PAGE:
Geometrical and Statistical Methods of Analysis of Star by Anatoly T. Fomenko, Vladimir V. Kalashnikov, Gleb V.

By Anatoly T. Fomenko, Vladimir V. Kalashnikov, Gleb V. Nosovsky

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Newton: "The distribution of the fractions by itself cannot tell us the integer part of the amount that Ptolemy added to the original longitudes" (Ref. 1, p. 253). Besides this trivial operation of shifting all longitudes by an unknown number of grades, R. Newton finds the traces of a more delicate recalculation of the longitudes (Ref. 1, pp. 246-250). Thus, somebody had done a significant change of the originally observed longitudes of stars, 6. RELIABILITY OF LATITUDES AND LONGITUDES 49 so the set of longitudes now at our disposal is not the result of observations, but of a processing (possibly, fairly complicated) of observational data.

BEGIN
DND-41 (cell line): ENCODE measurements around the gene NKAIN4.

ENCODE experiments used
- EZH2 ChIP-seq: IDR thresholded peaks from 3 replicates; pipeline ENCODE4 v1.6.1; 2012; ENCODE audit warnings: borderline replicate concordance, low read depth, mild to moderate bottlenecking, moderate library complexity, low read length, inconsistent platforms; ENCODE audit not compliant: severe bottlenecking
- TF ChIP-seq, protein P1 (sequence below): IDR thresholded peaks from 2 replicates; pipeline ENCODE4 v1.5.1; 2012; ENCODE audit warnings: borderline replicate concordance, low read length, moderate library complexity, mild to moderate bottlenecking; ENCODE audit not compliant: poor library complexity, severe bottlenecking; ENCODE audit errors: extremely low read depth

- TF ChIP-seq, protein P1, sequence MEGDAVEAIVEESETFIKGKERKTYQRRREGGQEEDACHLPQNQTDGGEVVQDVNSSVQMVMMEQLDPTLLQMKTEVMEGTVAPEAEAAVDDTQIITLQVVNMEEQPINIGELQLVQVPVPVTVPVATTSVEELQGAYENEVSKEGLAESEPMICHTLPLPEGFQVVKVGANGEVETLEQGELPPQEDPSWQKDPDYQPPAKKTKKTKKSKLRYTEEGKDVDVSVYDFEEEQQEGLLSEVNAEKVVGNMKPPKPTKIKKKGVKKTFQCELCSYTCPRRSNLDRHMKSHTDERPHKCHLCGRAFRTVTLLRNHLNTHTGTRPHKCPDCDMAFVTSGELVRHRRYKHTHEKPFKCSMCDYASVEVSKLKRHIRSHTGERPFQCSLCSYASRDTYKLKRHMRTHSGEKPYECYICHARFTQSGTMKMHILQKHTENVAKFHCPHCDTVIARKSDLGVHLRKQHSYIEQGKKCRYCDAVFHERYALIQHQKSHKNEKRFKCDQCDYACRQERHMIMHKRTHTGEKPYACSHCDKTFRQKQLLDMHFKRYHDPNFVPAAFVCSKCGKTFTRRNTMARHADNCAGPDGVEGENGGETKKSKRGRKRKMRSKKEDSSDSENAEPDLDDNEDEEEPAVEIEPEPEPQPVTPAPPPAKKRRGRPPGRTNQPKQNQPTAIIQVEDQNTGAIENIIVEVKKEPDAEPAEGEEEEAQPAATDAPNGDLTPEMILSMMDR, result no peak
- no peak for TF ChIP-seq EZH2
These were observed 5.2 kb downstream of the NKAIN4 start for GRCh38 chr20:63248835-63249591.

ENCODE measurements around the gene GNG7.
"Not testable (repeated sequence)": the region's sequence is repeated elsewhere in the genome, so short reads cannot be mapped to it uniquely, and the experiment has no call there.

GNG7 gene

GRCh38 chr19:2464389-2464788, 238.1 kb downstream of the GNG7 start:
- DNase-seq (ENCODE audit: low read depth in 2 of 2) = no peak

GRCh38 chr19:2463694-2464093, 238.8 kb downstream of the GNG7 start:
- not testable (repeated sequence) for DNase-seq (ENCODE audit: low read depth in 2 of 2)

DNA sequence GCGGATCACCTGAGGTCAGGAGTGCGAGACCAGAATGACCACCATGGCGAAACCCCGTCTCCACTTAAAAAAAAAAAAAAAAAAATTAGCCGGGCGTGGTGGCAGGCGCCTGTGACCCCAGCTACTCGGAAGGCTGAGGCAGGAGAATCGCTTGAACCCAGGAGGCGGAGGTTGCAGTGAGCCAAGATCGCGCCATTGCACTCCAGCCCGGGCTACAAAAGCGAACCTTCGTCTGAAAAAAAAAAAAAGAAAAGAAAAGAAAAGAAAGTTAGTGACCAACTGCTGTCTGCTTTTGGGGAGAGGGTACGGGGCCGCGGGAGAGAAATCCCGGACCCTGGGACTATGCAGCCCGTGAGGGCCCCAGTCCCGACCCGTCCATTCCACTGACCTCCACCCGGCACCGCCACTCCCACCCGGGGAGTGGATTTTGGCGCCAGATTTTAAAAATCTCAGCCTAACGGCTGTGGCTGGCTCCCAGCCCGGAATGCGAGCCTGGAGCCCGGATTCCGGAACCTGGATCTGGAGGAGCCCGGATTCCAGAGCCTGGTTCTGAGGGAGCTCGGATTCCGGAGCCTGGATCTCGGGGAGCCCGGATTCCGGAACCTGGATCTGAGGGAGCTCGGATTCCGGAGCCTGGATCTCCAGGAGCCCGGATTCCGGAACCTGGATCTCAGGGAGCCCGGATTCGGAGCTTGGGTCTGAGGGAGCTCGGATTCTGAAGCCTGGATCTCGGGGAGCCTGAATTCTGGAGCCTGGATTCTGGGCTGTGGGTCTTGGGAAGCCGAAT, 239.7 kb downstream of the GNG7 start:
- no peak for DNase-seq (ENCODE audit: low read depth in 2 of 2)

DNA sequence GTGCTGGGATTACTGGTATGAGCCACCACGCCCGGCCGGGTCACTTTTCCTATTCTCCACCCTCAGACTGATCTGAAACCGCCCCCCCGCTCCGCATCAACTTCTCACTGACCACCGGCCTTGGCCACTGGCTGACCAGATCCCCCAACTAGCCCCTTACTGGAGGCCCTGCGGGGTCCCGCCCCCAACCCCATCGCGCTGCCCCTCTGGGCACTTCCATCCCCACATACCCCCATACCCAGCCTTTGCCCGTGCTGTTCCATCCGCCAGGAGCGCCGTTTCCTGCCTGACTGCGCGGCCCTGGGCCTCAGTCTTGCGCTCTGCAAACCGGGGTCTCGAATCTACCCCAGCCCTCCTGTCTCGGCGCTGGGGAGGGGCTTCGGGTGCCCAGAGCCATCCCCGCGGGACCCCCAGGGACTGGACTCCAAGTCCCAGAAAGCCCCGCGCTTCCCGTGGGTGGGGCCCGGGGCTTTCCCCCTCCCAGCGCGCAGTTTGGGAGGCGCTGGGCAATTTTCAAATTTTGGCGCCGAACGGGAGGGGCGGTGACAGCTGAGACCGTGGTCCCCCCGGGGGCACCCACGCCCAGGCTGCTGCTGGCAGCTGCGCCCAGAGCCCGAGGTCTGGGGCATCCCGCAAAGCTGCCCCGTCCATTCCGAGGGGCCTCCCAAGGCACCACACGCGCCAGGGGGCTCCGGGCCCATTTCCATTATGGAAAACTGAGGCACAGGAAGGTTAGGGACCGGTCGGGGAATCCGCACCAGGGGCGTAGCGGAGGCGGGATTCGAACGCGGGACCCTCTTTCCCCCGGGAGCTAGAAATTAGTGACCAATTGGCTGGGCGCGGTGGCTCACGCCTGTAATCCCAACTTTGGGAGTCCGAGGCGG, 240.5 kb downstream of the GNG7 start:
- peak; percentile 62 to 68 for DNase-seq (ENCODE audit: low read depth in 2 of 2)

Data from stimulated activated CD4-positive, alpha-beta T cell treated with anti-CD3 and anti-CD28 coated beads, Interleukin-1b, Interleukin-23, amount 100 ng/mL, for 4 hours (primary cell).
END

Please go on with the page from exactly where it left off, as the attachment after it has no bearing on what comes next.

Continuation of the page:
9. Refraction of a light beam in the atmosphere where B is the atmospheric pressure (in millimeters of mercury column, adjusted to 0° C), and t° is the temperature of air (in Celsius degrees). It is obvious from this formula that tan is the main factor influencing the refrac- tion. , for stars with large altitudes), tan is small, so refraction is marginal. The closer a star to the horizon, the greater is tan , and consequently the more are the distortions of stars' positions caused by refraction.

Quadrant. 13. Astrolabe. 25 longitudes of stars. We should recall, however, that the diurnal rotation of the earth upsets alignment of the armilla, so either the measurements are to be carried out as fast as possible, or we have to use a clockwork able to compensate for the rotation and automatically reset the instrument (the latter idea is used in modern observational instruments). To facilitate measuring ecliptic coordinates, one more ring (the third) is added to the armilla, which can rotate about an axis sliding along the ring R1 El R2 E2.

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